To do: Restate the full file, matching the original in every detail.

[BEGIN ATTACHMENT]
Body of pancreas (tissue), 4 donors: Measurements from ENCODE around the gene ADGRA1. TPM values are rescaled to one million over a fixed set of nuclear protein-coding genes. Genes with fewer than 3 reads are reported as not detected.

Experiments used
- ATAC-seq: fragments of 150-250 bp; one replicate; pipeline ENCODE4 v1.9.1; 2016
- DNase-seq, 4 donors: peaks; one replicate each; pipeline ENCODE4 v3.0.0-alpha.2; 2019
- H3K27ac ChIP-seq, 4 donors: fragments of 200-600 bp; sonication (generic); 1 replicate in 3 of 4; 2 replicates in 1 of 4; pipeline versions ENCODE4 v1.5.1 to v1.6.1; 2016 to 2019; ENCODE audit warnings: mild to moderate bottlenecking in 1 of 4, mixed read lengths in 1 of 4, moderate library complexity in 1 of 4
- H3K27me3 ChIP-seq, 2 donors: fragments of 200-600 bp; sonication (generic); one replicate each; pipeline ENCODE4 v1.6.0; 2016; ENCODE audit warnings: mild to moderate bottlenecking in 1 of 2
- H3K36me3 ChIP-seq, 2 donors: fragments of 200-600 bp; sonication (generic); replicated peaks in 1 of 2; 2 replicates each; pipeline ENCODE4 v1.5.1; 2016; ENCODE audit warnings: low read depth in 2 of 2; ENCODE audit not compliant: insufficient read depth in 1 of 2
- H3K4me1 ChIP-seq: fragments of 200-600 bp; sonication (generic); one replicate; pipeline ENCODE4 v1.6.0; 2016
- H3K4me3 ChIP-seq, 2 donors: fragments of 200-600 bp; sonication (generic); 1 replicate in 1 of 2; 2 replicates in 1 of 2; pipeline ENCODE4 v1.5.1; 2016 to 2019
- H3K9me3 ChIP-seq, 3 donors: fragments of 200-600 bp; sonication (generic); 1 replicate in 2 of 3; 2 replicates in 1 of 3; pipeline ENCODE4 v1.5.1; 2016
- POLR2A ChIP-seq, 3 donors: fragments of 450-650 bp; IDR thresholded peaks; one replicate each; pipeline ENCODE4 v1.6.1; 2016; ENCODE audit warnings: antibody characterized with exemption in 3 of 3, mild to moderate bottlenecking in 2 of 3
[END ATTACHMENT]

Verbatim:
Body of pancreas (tissue), 4 donors: Measurements from ENCODE around the gene ADGRA1. TPM values are rescaled to one million over a fixed set of nuclear protein-coding genes. Genes with fewer than 3 reads are reported as not detected.

Experiments used
- ATAC-seq: fragments of 150-250 bp; one replicate; pipeline ENCODE4 v1.9.1; 2016
- DNase-seq, 4 donors: peaks; one replicate each; pipeline ENCODE4 v3.0.0-alpha.2; 2019
- H3K27ac ChIP-seq, 4 donors: fragments of 200-600 bp; sonication (generic); 1 replicate in 3 of 4; 2 replicates in 1 of 4; pipeline versions ENCODE4 v1.5.1 to v1.6.1; 2016 to 2019; ENCODE audit warnings: mild to moderate bottlenecking in 1 of 4, mixed read lengths in 1 of 4, moderate library complexity in 1 of 4
- H3K27me3 ChIP-seq, 2 donors: fragments of 200-600 bp; sonication (generic); one replicate each; pipeline ENCODE4 v1.6.0; 2016; ENCODE audit warnings: mild to moderate bottlenecking in 1 of 2
- H3K36me3 ChIP-seq, 2 donors: fragments of 200-600 bp; sonication (generic); replicated peaks in 1 of 2; 2 replicates each; pipeline ENCODE4 v1.5.1; 2016; ENCODE audit warnings: low read depth in 2 of 2; ENCODE audit not compliant: insufficient read depth in 1 of 2
- H3K4me1 ChIP-seq: fragments of 200-600 bp; sonication (generic); one replicate; pipeline ENCODE4 v1.6.0; 2016
- H3K4me3 ChIP-seq, 2 donors: fragments of 200-600 bp; sonication (generic); 1 replicate in 1 of 2; 2 replicates in 1 of 2; pipeline ENCODE4 v1.5.1; 2016 to 2019
- H3K9me3 ChIP-seq, 3 donors: fragments of 200-600 bp; sonication (generic); 1 replicate in 2 of 3; 2 replicates in 1 of 3; pipeline ENCODE4 v1.5.1; 2016
- POLR2A ChIP-seq, 3 donors: fragments of 450-650 bp; IDR thresholded peaks; one replicate each; pipeline ENCODE4 v1.6.1; 2016; ENCODE audit warnings: antibody characterized with exemption in 3 of 3, mild to moderate bottlenecking in 2 of 3